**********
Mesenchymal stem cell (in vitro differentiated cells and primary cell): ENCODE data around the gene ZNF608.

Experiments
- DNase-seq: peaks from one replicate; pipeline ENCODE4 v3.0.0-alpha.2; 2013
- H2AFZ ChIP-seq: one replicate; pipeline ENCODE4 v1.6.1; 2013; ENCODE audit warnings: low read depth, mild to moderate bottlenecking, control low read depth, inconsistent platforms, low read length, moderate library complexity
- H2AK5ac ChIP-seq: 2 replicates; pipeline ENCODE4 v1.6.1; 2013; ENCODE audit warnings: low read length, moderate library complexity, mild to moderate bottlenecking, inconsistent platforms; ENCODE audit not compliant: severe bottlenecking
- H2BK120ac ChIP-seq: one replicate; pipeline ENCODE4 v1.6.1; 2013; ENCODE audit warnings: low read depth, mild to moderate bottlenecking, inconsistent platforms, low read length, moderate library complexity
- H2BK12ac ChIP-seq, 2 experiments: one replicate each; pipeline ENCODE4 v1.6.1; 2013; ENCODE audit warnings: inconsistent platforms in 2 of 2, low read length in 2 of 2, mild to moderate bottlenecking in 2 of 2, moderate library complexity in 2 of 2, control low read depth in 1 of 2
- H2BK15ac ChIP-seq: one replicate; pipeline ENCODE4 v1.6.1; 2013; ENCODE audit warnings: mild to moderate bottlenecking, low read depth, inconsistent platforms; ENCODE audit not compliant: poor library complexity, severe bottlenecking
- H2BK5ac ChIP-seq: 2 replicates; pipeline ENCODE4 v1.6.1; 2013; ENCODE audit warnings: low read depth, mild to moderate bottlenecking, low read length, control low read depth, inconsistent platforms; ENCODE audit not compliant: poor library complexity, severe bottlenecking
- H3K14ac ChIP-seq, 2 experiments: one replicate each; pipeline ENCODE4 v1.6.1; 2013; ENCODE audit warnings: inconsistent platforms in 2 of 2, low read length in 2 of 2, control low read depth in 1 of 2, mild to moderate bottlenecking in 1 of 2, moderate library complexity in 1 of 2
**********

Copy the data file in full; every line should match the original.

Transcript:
Mesenchymal stem cell (in vitro differentiated cells and primary cell): ENCODE data around the gene ZNF608.

Experiments
- DNase-seq: peaks from one replicate; pipeline ENCODE4 v3.0.0-alpha.2; 2013
- H2AFZ ChIP-seq: one replicate; pipeline ENCODE4 v1.6.1; 2013; ENCODE audit warnings: low read depth, mild to moderate bottlenecking, control low read depth, inconsistent platforms, low read length, moderate library complexity
- H2AK5ac ChIP-seq: 2 replicates; pipeline ENCODE4 v1.6.1; 2013; ENCODE audit warnings: low read length, moderate library complexity, mild to moderate bottlenecking, inconsistent platforms; ENCODE audit not compliant: severe bottlenecking
- H2BK120ac ChIP-seq: one replicate; pipeline ENCODE4 v1.6.1; 2013; ENCODE audit warnings: low read depth, mild to moderate bottlenecking, inconsistent platforms, low read length, moderate library complexity
- H2BK12ac ChIP-seq, 2 experiments: one replicate each; pipeline ENCODE4 v1.6.1; 2013; ENCODE audit warnings: inconsistent platforms in 2 of 2, low read length in 2 of 2, mild to moderate bottlenecking in 2 of 2, moderate library complexity in 2 of 2, control low read depth in 1 of 2
- H2BK15ac ChIP-seq: one replicate; pipeline ENCODE4 v1.6.1; 2013; ENCODE audit warnings: mild to moderate bottlenecking, low read depth, inconsistent platforms; ENCODE audit not compliant: poor library complexity, severe bottlenecking
- H2BK5ac ChIP-seq: 2 replicates; pipeline ENCODE4 v1.6.1; 2013; ENCODE audit warnings: low read depth, mild to moderate bottlenecking, low read length, control low read depth, inconsistent platforms; ENCODE audit not compliant: poor library complexity, severe bottlenecking
- H3K14ac ChIP-seq, 2 experiments: one replicate each; pipeline ENCODE4 v1.6.1; 2013; ENCODE audit warnings: inconsistent platforms in 2 of 2, low read length in 2 of 2, control low read depth in 1 of 2, mild to moderate bottlenecking in 1 of 2, moderate library complexity in 1 of 2